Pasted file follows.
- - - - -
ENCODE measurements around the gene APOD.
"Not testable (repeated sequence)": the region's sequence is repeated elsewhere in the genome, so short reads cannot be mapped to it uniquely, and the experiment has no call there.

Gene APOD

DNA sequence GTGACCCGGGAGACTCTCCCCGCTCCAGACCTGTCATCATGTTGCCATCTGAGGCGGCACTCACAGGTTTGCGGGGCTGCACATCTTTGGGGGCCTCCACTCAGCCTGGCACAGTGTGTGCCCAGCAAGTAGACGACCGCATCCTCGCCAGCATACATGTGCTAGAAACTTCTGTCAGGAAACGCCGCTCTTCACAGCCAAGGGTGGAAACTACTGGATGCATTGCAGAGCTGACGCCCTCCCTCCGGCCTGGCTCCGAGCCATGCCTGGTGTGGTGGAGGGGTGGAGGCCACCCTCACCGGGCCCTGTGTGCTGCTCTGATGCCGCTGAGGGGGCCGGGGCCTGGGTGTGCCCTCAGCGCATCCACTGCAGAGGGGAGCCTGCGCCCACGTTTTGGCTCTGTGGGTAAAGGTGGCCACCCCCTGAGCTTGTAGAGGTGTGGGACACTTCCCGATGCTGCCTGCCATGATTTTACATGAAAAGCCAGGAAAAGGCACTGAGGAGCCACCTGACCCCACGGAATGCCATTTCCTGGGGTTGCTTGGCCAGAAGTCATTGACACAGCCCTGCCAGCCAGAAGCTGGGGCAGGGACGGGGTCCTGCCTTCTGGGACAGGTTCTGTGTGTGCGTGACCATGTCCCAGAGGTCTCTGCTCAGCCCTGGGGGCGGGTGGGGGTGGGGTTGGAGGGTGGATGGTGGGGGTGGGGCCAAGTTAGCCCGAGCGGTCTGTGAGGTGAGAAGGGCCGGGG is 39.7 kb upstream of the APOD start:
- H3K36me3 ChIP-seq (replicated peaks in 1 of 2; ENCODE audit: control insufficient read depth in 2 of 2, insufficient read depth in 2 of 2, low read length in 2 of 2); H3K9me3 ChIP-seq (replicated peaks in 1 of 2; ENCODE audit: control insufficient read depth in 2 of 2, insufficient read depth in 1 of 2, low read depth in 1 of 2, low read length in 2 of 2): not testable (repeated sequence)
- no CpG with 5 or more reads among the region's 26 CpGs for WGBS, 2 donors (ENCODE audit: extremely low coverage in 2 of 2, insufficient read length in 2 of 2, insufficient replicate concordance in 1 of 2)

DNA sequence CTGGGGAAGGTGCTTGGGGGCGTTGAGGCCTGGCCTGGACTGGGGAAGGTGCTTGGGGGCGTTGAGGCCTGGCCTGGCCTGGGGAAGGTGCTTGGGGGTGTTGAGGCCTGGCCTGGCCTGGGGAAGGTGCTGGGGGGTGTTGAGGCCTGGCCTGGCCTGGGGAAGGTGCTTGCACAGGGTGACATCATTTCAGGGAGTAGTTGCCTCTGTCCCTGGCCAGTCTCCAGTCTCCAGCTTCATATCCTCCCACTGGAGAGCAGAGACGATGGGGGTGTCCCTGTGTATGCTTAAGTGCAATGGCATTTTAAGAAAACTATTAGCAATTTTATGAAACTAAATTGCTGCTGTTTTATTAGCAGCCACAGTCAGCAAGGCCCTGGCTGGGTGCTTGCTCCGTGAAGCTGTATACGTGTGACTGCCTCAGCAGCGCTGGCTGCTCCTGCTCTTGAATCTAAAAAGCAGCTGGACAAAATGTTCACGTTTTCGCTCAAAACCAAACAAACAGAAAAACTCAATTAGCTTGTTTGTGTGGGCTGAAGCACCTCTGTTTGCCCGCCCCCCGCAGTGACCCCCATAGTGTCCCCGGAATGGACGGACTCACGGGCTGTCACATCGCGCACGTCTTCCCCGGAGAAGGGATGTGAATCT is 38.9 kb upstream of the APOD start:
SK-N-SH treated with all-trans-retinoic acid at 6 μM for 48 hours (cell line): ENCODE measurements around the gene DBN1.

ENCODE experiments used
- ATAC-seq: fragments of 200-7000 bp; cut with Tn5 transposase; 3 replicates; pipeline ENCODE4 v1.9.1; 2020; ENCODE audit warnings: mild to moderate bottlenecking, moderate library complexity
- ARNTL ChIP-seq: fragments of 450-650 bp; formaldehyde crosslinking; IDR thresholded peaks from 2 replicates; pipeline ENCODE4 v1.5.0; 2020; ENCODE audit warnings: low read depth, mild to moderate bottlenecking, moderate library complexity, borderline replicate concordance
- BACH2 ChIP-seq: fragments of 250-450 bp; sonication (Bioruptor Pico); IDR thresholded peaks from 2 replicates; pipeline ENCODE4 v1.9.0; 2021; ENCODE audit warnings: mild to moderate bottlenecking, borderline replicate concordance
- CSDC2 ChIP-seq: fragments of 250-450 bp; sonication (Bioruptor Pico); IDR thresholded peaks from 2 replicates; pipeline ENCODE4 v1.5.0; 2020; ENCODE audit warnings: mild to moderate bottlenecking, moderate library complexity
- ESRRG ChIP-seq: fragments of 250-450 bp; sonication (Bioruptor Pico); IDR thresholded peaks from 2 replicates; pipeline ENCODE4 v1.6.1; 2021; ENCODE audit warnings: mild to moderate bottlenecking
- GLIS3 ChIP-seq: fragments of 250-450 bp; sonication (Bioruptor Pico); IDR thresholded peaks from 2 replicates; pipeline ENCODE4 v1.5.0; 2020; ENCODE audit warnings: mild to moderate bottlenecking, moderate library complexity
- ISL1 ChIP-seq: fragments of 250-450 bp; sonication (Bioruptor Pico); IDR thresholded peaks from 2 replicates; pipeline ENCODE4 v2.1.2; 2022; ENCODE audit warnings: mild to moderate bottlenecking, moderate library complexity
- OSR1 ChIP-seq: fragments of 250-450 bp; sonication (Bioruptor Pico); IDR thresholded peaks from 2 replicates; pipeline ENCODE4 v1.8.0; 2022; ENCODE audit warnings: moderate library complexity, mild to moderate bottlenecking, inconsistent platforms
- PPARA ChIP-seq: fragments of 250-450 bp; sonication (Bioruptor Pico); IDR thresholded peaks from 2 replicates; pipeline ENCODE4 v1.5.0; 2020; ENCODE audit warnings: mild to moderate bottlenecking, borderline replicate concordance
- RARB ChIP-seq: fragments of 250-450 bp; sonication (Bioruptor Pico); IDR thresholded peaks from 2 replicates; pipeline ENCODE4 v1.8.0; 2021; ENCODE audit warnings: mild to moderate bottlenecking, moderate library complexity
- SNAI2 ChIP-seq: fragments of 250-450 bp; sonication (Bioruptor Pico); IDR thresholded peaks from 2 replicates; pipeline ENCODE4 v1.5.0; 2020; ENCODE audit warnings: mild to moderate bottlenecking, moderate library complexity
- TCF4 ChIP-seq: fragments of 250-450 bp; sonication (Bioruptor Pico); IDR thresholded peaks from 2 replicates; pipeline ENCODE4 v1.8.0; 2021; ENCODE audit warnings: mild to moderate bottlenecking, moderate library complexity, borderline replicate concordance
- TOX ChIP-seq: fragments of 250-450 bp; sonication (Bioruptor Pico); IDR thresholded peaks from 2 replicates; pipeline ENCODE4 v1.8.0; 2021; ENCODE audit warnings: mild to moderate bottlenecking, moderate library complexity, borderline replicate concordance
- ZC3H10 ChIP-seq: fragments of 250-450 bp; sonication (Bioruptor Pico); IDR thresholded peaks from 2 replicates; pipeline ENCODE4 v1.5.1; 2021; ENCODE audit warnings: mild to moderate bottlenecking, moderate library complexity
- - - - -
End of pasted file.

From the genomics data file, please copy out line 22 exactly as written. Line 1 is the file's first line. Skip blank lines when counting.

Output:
- TOX ChIP-seq: fragments of 250-450 bp; sonication (Bioruptor Pico); IDR thresholded peaks from 2 replicates; pipeline ENCODE4 v1.8.0; 2021; ENCODE audit warnings: mild to moderate bottlenecking, moderate library complexity, borderline replicate concordance